I understand that you had a booth at IMTS. What was it like this year?
A lot better than 2002. There was more optimism, with people saying they’re busy and getting busier, so that’s always a good thing to hear. I think everybody has a much more positive attitude about the economy and the way things are going than they did even a year ago.
Do you attend Gear Expo as well?
We do. Attending IMTS is a good way to expose us to different people than those who go to the AGMA show. We do a lot of work in aerospace, but attending both shows allows us to meet people in other sectors of the industry as well. And while we might meet the guy who designs the parts at Gear Expo, maybe we’ll meet the guy who actually runs the machine at IMTSãand he may also be the one who orders the tooling. So attending both shows really gives us a pretty good cross section of the industry.
What did you focus on at IMTS?
We go up to 180 diametrical pitch on our broaches, and in our shaper cutter line we showed some of our shank and disk cutters. One tool we showed is a multi-pitch cutter that can cut two different splines on a part in one sitting on a CNC shaper, as well as some fine pitch broaches and ring gears for planetary systems. We’ve also added master gears to our repertoire along the way, and we have all the inspection equipment we need to check them. So we’ve spent a great deal of money upgrading our equipment, and we wanted to let people know about everything we can do now.
How long has Broach Masters been in business?
My brothers and I started the company in 1978. The three of us started working for our dad when we were all 12 to 13 years old, sharpening broaches and running machines in a shop that he owned. So by the time we were in our late teens we were spline grinding and OD grinding and engineering the cutting tools ourselves. And then when dad’s company started growing in another direction, we bought the machines that we’d been running every day, rented about 1,200 feet of space, and moved out on our own. Mark is president of the company, and he also handles engineering and sales. I’m vice president, and I oversee manufacturing of the cutting tools along with engineering. And then Scott is also vice president, and he deals with quality control, the production department, and specialty machines for our own use.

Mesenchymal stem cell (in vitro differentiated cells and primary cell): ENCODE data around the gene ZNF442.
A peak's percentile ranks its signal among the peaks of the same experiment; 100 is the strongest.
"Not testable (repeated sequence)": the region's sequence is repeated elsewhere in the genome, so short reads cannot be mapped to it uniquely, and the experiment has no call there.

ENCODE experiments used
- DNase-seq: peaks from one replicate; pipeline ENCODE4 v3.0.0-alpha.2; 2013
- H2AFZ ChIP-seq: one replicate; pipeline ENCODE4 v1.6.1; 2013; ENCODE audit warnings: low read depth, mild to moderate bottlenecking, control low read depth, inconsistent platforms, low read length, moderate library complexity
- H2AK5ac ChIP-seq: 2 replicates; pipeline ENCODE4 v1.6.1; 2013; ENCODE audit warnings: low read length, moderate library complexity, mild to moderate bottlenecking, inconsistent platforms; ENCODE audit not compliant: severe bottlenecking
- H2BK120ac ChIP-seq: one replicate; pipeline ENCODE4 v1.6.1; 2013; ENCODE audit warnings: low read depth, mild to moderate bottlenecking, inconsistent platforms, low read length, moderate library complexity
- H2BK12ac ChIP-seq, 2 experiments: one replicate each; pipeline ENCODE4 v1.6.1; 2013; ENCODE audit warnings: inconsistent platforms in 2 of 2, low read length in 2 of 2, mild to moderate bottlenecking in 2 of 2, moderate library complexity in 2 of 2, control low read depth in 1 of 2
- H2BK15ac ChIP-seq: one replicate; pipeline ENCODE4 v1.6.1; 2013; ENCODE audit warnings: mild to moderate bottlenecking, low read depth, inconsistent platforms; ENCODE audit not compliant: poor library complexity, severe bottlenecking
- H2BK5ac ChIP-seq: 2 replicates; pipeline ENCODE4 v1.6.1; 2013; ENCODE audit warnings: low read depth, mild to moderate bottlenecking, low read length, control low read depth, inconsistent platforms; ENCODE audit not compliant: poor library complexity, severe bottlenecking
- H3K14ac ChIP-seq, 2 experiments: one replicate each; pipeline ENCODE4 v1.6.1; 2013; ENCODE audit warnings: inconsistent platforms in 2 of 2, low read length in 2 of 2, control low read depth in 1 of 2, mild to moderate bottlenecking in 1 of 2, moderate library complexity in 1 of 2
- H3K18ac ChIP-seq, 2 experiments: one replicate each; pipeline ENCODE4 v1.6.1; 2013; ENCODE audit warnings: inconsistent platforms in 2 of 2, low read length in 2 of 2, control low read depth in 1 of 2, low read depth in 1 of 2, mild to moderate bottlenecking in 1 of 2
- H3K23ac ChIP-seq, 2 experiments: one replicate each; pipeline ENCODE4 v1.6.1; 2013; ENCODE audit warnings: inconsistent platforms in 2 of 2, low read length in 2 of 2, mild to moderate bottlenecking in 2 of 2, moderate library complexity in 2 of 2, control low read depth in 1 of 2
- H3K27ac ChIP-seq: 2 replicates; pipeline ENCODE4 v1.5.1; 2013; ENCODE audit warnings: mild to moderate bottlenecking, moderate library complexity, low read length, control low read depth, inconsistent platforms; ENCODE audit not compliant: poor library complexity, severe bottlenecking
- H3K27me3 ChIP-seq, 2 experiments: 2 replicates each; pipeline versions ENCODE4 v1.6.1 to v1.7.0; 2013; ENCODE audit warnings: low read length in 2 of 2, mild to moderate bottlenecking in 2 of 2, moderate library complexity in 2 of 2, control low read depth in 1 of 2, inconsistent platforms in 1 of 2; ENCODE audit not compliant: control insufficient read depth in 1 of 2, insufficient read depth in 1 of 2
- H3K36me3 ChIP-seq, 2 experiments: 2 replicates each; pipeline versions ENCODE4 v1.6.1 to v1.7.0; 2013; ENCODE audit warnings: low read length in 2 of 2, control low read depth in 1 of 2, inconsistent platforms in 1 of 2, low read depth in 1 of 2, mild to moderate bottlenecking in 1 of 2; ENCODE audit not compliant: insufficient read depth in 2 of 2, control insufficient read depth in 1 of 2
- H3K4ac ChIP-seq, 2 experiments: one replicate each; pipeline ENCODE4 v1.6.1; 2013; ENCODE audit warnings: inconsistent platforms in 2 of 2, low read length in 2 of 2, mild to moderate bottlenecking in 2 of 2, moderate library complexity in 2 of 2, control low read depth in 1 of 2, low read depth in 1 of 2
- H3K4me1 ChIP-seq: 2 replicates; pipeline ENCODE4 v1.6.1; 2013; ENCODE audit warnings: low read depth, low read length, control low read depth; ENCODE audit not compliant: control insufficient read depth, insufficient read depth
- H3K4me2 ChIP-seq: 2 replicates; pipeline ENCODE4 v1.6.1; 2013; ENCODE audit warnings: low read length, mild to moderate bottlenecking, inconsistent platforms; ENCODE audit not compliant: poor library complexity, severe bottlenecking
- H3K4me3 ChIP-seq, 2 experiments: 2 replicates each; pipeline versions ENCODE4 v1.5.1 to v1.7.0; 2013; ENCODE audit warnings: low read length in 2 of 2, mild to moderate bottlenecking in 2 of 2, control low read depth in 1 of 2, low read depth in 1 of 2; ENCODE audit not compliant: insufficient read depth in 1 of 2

Your website says “Broach Masters-Universal Gear Company.” Is that the result of an acquisition?
About eight years ago a friend ours by the name of Ron Muller was interested in selling his company, Universal Gear Co., which made shank and small disk cutters. Ron had been making shaper cutters for 25 years, and he was thinking about retiring at the time. But the good thing is that he came to work for us, and we’re benefiting from his expertise to this day. And it was a really great opportunity for us to meld our strengths in broaches, gears, and grinding with his in manufacturing shaper cutters for the benefit of everyone. We’ve expanded our capabilities to include up to 6″ PD disk cutters and master gears. We have been blessed to work with some visionary toolmakers, including Ron and our father, Don. They are two of the really great ones.
Back to the optimism you mentioned picking up on at IMTS, do you share that sense?
Yes, I do. I’m excited about this uptick in the economy, the growth we’ve experienced, and the potential this company has in terms of the future. We’ve been investing in new equipment, so we’re ready to take advantage of new opportunities in the coming years. It’s really going to be exciting.